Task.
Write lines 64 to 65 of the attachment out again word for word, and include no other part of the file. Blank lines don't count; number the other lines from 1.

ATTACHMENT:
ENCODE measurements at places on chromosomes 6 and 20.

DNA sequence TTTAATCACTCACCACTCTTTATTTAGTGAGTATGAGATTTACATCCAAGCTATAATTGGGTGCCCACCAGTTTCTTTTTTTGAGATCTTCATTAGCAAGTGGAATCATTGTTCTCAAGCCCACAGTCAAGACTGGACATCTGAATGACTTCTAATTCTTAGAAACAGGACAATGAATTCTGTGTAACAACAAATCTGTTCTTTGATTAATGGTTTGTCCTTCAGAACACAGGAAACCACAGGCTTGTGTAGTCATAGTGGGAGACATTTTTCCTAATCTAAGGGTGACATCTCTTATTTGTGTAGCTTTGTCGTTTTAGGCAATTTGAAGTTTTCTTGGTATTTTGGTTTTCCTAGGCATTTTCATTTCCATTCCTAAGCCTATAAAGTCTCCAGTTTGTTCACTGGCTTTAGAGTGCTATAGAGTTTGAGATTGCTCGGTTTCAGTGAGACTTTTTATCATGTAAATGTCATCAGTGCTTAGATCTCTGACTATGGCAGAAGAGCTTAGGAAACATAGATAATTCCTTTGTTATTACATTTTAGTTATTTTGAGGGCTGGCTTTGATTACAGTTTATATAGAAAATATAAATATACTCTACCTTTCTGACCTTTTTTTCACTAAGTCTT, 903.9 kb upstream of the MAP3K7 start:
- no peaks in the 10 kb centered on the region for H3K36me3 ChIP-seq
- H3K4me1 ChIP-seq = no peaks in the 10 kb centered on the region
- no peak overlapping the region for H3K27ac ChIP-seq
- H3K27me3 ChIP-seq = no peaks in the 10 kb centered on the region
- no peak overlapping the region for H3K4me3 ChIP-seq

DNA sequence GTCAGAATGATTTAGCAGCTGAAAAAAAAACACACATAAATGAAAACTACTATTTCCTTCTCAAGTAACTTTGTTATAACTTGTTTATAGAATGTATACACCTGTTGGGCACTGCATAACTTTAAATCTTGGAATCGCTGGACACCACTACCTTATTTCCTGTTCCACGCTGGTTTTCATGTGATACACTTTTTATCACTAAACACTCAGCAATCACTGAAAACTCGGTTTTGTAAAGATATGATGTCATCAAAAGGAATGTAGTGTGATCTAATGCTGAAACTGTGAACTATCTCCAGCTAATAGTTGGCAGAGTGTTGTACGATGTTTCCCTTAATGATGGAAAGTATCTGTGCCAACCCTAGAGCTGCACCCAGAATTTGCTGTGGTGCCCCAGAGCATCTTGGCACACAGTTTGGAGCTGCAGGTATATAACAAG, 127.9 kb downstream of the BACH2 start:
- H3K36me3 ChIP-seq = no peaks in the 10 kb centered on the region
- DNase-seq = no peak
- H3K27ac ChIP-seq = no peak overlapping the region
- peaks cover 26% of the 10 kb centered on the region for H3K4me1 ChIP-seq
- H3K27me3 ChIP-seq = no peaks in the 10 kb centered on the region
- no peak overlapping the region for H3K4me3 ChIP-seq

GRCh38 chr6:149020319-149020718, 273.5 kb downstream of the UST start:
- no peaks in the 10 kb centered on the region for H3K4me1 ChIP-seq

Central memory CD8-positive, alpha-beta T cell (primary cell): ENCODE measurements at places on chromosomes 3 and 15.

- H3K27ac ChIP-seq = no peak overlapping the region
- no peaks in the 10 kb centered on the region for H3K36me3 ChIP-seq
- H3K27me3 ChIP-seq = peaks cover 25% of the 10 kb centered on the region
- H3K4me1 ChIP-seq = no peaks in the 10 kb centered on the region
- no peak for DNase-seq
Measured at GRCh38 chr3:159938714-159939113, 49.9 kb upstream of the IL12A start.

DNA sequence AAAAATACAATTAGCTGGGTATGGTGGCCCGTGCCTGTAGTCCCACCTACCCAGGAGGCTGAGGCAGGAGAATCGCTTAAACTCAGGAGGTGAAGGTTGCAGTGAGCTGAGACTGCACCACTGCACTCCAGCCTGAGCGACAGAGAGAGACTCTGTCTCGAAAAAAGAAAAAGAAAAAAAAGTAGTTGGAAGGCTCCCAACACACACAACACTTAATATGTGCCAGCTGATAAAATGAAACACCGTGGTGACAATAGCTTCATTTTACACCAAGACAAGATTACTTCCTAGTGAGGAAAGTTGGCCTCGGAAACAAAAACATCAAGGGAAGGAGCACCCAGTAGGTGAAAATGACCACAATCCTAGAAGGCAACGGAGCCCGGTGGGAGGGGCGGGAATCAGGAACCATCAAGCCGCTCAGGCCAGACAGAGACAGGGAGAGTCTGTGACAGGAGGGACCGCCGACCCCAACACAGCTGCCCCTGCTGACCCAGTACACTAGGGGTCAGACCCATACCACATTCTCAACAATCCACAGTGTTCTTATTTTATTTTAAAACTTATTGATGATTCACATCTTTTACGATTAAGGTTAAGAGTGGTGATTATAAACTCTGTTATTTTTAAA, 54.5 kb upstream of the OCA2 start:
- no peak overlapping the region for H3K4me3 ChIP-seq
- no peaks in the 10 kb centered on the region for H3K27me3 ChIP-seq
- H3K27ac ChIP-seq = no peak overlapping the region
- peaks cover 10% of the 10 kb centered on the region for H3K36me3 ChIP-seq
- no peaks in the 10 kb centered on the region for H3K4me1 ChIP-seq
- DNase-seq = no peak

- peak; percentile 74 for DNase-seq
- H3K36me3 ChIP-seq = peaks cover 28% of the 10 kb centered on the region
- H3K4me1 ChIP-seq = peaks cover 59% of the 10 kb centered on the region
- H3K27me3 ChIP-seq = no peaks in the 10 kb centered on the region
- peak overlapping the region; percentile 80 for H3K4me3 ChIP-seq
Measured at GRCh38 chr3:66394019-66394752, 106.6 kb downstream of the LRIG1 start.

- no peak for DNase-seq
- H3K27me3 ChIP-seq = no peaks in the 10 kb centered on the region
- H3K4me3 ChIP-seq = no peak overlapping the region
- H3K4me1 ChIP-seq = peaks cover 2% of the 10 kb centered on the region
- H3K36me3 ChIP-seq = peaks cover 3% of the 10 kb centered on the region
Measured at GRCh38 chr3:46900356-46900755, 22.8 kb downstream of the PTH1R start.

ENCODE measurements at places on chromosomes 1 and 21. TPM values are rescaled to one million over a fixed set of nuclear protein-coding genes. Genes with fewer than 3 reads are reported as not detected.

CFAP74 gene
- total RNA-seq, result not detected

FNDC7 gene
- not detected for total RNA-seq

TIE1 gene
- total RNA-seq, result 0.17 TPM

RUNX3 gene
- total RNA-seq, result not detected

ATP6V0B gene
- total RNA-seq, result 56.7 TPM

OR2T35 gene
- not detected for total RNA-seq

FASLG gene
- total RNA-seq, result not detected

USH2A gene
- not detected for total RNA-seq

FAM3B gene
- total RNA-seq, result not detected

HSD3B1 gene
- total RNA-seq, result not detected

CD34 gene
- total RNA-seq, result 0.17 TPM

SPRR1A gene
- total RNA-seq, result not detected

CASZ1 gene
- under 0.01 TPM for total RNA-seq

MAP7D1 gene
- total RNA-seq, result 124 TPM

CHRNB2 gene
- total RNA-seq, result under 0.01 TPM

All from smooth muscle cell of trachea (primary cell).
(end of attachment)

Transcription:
CD34 gene
- total RNA-seq, result 0.17 TPM